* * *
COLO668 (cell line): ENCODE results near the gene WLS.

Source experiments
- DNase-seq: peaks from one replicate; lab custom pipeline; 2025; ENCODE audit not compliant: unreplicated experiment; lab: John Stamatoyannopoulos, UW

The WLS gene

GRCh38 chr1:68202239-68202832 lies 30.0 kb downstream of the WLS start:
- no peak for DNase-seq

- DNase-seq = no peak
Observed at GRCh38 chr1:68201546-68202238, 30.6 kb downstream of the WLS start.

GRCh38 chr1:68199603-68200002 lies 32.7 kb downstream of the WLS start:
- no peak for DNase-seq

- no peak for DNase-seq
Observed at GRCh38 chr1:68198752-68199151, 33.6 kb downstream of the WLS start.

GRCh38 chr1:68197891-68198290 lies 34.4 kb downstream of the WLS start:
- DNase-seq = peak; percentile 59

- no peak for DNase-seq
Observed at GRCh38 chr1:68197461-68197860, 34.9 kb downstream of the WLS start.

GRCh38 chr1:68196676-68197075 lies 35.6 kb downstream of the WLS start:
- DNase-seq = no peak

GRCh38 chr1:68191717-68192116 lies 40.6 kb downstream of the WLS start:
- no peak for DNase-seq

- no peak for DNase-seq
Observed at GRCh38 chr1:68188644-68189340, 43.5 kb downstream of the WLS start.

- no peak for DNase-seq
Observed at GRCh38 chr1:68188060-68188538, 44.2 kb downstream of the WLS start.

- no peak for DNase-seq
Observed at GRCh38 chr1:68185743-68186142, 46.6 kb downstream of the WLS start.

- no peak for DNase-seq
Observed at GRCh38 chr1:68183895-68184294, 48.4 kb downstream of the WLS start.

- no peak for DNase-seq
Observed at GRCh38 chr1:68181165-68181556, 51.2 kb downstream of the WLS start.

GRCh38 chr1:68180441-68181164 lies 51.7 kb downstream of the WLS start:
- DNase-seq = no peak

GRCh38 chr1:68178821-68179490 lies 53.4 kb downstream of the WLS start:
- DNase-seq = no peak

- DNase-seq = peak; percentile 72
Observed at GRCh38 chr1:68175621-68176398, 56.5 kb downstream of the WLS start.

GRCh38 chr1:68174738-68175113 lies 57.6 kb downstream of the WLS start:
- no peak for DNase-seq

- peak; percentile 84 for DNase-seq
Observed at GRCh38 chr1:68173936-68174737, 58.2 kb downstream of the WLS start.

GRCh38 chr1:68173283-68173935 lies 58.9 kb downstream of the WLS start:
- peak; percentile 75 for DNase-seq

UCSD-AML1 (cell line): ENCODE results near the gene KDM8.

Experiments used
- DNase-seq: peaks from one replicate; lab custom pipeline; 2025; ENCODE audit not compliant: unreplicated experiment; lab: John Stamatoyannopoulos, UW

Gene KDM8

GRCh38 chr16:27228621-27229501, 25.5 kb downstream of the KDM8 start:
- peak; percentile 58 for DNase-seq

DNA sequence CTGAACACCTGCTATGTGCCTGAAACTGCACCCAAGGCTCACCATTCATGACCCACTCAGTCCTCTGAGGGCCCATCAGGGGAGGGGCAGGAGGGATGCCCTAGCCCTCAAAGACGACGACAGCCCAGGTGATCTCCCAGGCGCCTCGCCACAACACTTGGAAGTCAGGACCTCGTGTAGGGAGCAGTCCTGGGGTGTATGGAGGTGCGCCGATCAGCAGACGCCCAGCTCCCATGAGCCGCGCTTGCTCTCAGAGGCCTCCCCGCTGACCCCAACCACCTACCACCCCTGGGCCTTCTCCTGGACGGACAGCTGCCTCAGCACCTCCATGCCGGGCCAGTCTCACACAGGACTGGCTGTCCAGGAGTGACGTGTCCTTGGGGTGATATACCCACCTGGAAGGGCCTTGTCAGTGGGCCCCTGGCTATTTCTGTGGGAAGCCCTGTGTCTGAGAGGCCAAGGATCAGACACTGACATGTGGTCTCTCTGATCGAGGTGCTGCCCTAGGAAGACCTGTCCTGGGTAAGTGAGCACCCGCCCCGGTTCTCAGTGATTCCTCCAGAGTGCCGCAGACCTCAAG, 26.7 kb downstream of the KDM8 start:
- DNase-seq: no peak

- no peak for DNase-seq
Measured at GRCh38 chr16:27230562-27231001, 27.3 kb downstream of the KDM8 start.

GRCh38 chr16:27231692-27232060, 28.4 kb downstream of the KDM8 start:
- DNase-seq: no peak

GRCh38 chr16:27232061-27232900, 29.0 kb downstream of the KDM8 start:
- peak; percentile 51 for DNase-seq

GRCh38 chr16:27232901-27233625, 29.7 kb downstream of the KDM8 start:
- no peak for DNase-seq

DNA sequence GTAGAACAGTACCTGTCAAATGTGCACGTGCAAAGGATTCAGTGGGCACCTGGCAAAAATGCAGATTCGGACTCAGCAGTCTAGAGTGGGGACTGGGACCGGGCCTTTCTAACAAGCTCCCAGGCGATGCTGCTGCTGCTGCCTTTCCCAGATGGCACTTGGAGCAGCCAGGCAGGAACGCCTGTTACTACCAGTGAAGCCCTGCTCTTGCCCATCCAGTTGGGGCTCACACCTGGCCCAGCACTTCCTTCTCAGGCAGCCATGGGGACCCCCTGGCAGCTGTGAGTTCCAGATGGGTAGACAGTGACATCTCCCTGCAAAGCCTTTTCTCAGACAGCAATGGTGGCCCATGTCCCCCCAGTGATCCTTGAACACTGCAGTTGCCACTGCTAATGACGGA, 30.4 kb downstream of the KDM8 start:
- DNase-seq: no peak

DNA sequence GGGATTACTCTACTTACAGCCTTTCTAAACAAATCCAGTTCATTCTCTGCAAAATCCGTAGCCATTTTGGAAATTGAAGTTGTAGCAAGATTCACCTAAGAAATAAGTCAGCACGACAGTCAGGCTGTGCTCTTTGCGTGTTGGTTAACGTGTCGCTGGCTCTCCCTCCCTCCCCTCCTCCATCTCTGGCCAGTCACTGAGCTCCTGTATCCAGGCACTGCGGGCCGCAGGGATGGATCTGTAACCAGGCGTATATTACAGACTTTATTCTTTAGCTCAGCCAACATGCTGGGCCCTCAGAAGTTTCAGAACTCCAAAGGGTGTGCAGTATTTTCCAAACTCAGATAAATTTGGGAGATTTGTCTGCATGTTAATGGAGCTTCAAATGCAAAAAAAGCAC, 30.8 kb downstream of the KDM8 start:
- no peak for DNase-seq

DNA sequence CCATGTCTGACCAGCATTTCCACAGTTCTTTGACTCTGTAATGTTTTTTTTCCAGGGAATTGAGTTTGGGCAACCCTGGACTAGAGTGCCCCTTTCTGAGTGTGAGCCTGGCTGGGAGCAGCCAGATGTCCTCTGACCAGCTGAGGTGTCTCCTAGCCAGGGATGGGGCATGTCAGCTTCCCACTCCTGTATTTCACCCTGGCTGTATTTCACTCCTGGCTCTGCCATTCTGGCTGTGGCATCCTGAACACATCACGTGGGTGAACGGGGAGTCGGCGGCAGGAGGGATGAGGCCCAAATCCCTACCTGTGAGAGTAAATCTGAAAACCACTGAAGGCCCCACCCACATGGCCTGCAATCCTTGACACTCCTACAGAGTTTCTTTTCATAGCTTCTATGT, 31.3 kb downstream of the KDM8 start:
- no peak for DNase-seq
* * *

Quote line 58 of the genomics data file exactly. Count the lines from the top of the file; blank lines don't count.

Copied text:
- no peak for DNase-seq